Klopp has earned right to ig­nore ‘Fer­gu­son For­mula’

Liver­pool may not make a ma­jor sign­ing this sum­mer, and coach could be play­ing a shrewd wait­ing game

The Daily Telegraph - Business - - Sport Football - Ja­son Burt Chief Foot­ball Cor­re­spon­dent

If ever a club have earned the right to buck con­ven­tional wis­dom, they are Liver­pool. Reach­ing back-to-back Cham­pi­ons League fi­nals, and win­ning it last sea­son, be­com­ing Club World Cup cham­pi­ons, win­ning the top flight for the first time in 30 years and with a record 23-point lead, los­ing just three league games in the past two cam­paigns, and all the while play­ing bril­liant, at­tack­ing foot­ball cer­tainly earns that right.

Much has un­der­stand­ably been made of their su­perb, strate­gic re­cruit­ment, us­ing a sus­tain­able model with rel­a­tively lit­tle owner in­vest­ment and spend­ing far less than their ri­vals.

It has been an as­ton­ish­ing suc­cess story and man­ager Jur­gen Klopp, sport­ing di­rec­tor Michael Ed­wards and the club’s hi­er­ar­chy have al­ready earned their place in An­field leg­end.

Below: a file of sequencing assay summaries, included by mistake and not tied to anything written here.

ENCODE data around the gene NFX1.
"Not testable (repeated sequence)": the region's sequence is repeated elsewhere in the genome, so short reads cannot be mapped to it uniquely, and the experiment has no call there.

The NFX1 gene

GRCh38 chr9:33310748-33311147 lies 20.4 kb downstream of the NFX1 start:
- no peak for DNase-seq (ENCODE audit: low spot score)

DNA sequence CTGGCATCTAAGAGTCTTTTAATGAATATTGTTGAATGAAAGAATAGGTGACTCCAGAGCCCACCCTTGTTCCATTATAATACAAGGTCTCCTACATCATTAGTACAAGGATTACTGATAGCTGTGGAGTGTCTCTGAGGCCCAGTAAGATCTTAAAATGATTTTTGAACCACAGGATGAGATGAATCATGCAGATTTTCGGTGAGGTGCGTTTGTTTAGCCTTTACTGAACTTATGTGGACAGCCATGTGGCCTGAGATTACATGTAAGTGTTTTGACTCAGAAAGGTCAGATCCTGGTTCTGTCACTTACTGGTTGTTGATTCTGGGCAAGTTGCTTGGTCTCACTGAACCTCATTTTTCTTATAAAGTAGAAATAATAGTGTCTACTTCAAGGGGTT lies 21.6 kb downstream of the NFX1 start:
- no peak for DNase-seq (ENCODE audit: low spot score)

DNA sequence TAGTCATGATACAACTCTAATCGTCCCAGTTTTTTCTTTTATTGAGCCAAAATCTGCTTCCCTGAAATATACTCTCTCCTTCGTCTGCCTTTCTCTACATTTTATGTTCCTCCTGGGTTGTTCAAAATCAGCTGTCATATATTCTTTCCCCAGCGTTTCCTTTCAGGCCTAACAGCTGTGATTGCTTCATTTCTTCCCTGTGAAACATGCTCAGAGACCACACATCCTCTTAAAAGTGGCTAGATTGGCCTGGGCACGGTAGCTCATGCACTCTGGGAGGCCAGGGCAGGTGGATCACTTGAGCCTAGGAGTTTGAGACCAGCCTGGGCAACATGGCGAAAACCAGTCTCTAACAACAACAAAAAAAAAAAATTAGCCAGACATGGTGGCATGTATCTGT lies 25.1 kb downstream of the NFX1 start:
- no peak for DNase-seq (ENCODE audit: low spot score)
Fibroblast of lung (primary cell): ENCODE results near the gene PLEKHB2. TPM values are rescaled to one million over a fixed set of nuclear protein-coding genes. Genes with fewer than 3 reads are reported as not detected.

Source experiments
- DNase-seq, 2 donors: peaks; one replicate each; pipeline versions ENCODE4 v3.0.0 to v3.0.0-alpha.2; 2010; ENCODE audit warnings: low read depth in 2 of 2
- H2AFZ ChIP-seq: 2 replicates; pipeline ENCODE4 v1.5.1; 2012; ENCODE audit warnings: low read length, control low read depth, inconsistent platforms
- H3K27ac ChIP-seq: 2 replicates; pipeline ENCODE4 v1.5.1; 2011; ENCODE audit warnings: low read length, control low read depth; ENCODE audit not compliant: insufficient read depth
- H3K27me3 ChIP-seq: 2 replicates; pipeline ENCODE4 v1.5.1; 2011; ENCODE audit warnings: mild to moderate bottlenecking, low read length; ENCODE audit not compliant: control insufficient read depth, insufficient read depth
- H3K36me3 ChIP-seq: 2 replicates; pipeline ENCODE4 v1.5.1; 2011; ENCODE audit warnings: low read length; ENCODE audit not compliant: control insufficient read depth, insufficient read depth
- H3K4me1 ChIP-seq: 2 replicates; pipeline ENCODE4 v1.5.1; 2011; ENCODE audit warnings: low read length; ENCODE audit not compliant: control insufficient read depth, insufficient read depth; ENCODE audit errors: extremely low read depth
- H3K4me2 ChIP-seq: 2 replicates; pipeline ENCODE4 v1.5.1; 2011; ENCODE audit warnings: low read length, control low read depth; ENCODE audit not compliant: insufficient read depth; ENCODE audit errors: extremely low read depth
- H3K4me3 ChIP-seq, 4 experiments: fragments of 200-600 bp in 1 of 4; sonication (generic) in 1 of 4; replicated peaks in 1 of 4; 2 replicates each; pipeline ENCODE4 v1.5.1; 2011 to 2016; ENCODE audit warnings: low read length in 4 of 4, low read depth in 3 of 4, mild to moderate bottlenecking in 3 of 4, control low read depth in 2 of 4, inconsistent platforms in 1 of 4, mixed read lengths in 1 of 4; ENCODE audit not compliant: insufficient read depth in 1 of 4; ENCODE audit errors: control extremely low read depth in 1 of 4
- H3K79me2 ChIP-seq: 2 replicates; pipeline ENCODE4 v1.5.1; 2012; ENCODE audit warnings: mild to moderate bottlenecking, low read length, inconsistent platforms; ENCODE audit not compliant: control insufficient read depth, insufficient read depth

For their next trick, it would be re­mark­able if Liver­pool did as Klopp sug­gested by mak­ing no ma­jor sign­ing this sum­mer. It would be the ul­ti­mate state­ment in de­fy­ing con­ven­tion. Liver­pool, more than any other club, will be aware of how United de­vel­oped un­der Sir Alex Fer­gu­son, con­tin­u­ally at­tempt­ing to re­fresh the squad.

The Har­vard Busi­ness Re­view even pub­lished an anal­y­sis of what it called “Fer­gu­son’s For­mula”, one of the key points of which was to “dare to re­build your team”.

“Even in times of great suc­cess, Fer­gu­son worked to re­build his team. He is cred­ited with as­sem­bling five dis­tinct league-win­ning squads dur­ing his time at the club and con­tin­u­ing to win tro­phies all the while,” Prof Anita El­berse said.